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Marijuana penalty reduction bill sees first action in Texas legislature

potcuffsA bill to reduce the penalty for marijuana possession in Texas took its first step today towards becoming law.

HB 507, which would decrease the penalty for possession of an ounce or less of cannabis to a $100 fine, was read for the first time on the Texas House of Representatives floor this afternoon and then referred to the Criminal Jurisprudence Committee.

This is the first step that a bill takes after it gets filed in the legislature. From here it will receive testimony and debate in committee before potentially being voted on by committee members. A time has not yet been scheduled for Texans to testify to the committee concerning the bill.

The Criminal Jurisprudence Committee oversees all legislation pertaining to criminal law, prohibitions, standards, penalties, probation and parole, criminal procedure in the courts of Texas, revision or amendment of the penal code, and it has jurisdiction over the Office of State Prosecuting Attorney and the Texas State Council for Interstate Adult Offender Supervision.

Members of the committee include Rep. Abel Herrero who is the current Chair, Vice Chair Rep. Joe Moody, and representatives Terry Canales, Todd Hunter, Jeff Leach, Matt Shaheen, and David Simpson.

HB 507 was filed by Rep. Moody of El Paso.

“Our current marijuana policy in Texas just isn’t working,” Rep. Moody stated when introducing the bill. “We need a new approach that allows us to more effectively utilize our limited criminal justice resources. This legislation is a much-needed step in the right direction.”

Under current Texas law, individuals found in possession of less than two ounces of marijuana can be arrested and given a criminal record, and they face up to six months in jail and a fine of up to $2,000.

Texas Marijuana Policy Advocacy Workshops — January 2018
Texas Marijuana Policy Advocacy Workshops — January 2018

“The War on Marijuana is a failure and has needlessly ensnared hundreds of thousands of people in the criminal justice system, at tremendous human and financial cost,” says Matthew Simpson, policy strategist for the ACLU of Texas. “It’s time to implement reforms that are fairer, more compassionate, and smarter at reducing drug dependency and improving our health and safety.”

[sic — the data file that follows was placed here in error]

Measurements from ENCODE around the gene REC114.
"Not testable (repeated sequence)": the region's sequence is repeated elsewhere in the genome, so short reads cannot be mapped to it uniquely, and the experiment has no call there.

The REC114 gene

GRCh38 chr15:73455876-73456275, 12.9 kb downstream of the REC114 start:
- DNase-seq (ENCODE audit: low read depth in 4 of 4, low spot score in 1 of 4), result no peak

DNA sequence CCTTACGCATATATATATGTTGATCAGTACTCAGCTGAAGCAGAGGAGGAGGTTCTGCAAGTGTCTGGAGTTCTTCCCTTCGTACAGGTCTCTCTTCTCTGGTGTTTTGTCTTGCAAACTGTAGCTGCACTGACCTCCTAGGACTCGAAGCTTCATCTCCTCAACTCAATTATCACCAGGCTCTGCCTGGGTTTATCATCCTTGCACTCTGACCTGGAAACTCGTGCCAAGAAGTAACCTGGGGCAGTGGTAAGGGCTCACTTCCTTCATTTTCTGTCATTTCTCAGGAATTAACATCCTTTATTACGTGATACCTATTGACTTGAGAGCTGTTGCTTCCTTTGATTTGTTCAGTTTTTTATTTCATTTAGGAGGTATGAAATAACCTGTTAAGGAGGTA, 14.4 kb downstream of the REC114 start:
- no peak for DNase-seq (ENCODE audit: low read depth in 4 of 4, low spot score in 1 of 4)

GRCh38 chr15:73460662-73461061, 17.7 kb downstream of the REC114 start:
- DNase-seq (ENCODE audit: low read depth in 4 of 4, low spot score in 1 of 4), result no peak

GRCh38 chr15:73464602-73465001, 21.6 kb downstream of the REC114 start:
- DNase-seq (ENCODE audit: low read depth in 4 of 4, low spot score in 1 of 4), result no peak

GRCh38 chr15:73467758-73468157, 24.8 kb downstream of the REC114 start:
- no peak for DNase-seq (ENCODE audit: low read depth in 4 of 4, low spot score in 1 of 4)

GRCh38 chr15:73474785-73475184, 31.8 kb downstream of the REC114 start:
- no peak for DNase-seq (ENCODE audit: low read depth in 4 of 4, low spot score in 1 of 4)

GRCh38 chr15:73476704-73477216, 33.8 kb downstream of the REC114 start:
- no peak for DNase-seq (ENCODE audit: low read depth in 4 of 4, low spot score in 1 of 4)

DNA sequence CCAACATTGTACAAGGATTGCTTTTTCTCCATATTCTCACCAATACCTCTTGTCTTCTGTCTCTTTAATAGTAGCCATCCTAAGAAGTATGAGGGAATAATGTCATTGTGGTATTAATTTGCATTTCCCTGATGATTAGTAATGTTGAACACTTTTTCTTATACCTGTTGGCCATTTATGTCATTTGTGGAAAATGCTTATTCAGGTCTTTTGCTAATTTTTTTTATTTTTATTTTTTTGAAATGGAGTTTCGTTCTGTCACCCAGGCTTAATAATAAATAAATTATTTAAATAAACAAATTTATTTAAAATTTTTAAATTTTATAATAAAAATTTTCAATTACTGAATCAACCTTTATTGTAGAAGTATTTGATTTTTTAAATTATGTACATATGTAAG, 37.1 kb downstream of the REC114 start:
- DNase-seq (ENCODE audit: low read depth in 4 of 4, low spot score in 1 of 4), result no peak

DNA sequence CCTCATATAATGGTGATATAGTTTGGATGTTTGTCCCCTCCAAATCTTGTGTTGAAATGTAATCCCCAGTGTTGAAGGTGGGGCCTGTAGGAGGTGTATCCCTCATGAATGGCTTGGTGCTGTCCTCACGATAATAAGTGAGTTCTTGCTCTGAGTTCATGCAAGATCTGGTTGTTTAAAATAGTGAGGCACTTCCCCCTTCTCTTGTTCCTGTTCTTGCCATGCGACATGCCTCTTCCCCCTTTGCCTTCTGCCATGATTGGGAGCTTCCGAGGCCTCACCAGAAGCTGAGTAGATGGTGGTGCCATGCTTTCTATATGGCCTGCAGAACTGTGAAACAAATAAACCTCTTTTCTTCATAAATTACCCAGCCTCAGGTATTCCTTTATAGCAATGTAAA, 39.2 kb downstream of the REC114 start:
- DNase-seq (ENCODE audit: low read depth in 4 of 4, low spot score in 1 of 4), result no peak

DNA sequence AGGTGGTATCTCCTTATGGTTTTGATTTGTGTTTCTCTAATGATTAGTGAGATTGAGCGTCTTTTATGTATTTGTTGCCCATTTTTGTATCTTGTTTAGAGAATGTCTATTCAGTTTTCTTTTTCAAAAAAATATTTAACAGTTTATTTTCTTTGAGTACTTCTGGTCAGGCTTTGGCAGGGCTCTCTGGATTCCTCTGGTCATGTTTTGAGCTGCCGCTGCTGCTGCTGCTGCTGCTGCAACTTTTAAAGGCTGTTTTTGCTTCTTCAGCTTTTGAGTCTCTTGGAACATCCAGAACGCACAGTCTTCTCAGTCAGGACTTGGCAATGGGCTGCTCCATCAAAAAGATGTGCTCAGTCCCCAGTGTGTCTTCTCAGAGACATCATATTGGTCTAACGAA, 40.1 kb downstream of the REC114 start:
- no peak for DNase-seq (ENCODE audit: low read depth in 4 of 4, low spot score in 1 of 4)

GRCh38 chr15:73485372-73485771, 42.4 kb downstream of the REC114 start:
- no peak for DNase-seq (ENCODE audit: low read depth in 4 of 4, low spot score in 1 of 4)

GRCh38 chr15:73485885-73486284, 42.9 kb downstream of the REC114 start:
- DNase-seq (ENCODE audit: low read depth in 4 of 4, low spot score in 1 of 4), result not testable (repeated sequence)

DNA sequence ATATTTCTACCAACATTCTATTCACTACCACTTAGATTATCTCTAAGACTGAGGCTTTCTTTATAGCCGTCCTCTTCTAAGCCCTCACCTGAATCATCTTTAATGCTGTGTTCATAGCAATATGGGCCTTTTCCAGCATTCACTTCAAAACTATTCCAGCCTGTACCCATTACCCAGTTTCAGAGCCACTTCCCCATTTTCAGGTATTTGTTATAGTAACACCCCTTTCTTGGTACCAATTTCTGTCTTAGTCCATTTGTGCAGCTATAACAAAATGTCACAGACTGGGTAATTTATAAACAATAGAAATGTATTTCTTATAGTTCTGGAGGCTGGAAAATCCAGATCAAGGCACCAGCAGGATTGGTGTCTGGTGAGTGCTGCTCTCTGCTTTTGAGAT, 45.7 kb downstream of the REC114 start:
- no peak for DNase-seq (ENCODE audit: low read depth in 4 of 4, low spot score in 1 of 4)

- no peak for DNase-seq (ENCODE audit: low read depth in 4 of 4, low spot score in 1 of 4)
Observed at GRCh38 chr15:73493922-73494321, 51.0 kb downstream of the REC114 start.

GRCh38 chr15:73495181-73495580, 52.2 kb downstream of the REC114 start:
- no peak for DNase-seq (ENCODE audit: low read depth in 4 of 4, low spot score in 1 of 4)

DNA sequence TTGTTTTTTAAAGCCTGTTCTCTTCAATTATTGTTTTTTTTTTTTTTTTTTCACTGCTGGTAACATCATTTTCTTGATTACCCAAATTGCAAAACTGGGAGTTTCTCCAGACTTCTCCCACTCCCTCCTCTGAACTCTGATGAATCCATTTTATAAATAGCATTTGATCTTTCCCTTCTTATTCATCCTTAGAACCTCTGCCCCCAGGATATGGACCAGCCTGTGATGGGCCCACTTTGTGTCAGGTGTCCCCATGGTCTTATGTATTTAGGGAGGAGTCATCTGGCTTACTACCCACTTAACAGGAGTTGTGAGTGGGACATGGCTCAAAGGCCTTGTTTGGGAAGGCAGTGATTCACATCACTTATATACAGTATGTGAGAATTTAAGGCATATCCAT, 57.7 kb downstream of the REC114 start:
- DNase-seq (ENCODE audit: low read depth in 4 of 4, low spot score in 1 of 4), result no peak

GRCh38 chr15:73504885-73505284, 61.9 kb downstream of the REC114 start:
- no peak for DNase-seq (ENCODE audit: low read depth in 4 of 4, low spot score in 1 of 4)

According to the FBI, there were 72,150 arrests or citations for marijuana-related offenses in Texas in 2012, 97 percent of which were for simple possession. That same year, nearly 90 percent of all burglaries — including home invasions — and 88 percent of all motor vehicle thefts went unsolved.

More than 60 percent of Texas voters support limiting the punishment for possession of up to one ounce of marijuana to a fine of $100 with no possibility of jail time, according to September 2013 poll conducted by Public Policy Polling.

A group called Texans for Responsible Marijuana policy has been pushing the bill, and they plan to hold a lobby day for both penalty reduction and medical marijuana on Wednesday, Feb. 18. There are also plans for the group to have a whole plant medical marijuana bill introduced soon as well.

Other cannabis related bills filed in the Texas legislature include a CBD-only medical marijuana bill and a hemp research bill.

Nineteen states and the District of Columbia have removed the threat of jail time for possession of small amounts of marijuana.

“Most Americans are fed up with laws that saddle people with criminal records just for possessing a substance that is less harmful than alcohol,” said Heather Fazio, Texas political director for the Marijuana Policy Project, a group which is part of the Texans for Responsible Marijuana Policy coalition. “Texas simply cannot afford to continue arresting and jailing people for marijuana possession.”

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Stephen Carter

Stephen Carter is a journalist and information technology specialist living in Waco, Texas. He has been working with the cannabis movement since 2009. He founded Texas Cannabis Report in 2013 to bring Texans accurate cannabis related news.

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